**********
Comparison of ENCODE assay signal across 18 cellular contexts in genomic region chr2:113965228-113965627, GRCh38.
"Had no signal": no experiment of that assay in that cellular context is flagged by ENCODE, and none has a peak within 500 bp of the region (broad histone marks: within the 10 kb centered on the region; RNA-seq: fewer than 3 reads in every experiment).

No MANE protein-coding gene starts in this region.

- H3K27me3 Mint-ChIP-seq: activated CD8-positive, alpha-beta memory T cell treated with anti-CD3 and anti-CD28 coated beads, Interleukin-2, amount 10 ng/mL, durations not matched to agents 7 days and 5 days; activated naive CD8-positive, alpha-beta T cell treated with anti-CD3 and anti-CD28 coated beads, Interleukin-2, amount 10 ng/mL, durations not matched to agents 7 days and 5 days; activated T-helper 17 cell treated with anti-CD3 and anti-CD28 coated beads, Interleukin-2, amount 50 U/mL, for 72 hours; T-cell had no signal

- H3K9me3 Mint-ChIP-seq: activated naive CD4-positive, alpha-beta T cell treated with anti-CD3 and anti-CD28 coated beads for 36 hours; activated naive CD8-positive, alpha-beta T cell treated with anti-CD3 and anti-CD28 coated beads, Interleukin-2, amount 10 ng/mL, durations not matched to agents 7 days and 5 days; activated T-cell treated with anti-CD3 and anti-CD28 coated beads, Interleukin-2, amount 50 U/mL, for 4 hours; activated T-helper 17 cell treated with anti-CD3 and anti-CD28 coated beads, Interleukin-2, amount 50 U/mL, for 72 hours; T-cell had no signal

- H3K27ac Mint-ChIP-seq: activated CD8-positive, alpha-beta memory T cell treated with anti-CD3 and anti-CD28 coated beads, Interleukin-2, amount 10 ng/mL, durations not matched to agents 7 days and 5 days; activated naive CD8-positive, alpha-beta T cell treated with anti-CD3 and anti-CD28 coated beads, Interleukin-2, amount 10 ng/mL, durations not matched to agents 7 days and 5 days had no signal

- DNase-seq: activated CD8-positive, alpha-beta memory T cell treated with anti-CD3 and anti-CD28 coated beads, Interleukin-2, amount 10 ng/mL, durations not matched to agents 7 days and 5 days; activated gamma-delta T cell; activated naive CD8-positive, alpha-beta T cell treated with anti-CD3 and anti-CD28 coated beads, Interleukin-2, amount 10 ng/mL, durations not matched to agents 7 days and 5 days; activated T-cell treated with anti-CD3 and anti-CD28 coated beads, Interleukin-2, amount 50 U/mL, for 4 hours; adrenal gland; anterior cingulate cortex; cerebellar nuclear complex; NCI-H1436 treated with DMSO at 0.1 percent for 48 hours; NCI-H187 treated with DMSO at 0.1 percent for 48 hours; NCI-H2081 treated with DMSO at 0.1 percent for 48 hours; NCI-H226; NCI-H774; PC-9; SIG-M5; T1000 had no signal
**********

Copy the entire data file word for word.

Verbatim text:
Comparison of ENCODE assay signal across 18 cellular contexts in genomic region chr2:113965228-113965627, GRCh38.
"Had no signal": no experiment of that assay in that cellular context is flagged by ENCODE, and none has a peak within 500 bp of the region (broad histone marks: within the 10 kb centered on the region; RNA-seq: fewer than 3 reads in every experiment).

No MANE protein-coding gene starts in this region.

- H3K27me3 Mint-ChIP-seq: activated CD8-positive, alpha-beta memory T cell treated with anti-CD3 and anti-CD28 coated beads, Interleukin-2, amount 10 ng/mL, durations not matched to agents 7 days and 5 days; activated naive CD8-positive, alpha-beta T cell treated with anti-CD3 and anti-CD28 coated beads, Interleukin-2, amount 10 ng/mL, durations not matched to agents 7 days and 5 days; activated T-helper 17 cell treated with anti-CD3 and anti-CD28 coated beads, Interleukin-2, amount 50 U/mL, for 72 hours; T-cell had no signal

- H3K9me3 Mint-ChIP-seq: activated naive CD4-positive, alpha-beta T cell treated with anti-CD3 and anti-CD28 coated beads for 36 hours; activated naive CD8-positive, alpha-beta T cell treated with anti-CD3 and anti-CD28 coated beads, Interleukin-2, amount 10 ng/mL, durations not matched to agents 7 days and 5 days; activated T-cell treated with anti-CD3 and anti-CD28 coated beads, Interleukin-2, amount 50 U/mL, for 4 hours; activated T-helper 17 cell treated with anti-CD3 and anti-CD28 coated beads, Interleukin-2, amount 50 U/mL, for 72 hours; T-cell had no signal

- H3K27ac Mint-ChIP-seq: activated CD8-positive, alpha-beta memory T cell treated with anti-CD3 and anti-CD28 coated beads, Interleukin-2, amount 10 ng/mL, durations not matched to agents 7 days and 5 days; activated naive CD8-positive, alpha-beta T cell treated with anti-CD3 and anti-CD28 coated beads, Interleukin-2, amount 10 ng/mL, durations not matched to agents 7 days and 5 days had no signal

- DNase-seq: activated CD8-positive, alpha-beta memory T cell treated with anti-CD3 and anti-CD28 coated beads, Interleukin-2, amount 10 ng/mL, durations not matched to agents 7 days and 5 days; activated gamma-delta T cell; activated naive CD8-positive, alpha-beta T cell treated with anti-CD3 and anti-CD28 coated beads, Interleukin-2, amount 10 ng/mL, durations not matched to agents 7 days and 5 days; activated T-cell treated with anti-CD3 and anti-CD28 coated beads, Interleukin-2, amount 50 U/mL, for 4 hours; adrenal gland; anterior cingulate cortex; cerebellar nuclear complex; NCI-H1436 treated with DMSO at 0.1 percent for 48 hours; NCI-H187 treated with DMSO at 0.1 percent for 48 hours; NCI-H2081 treated with DMSO at 0.1 percent for 48 hours; NCI-H226; NCI-H774; PC-9; SIG-M5; T1000 had no signal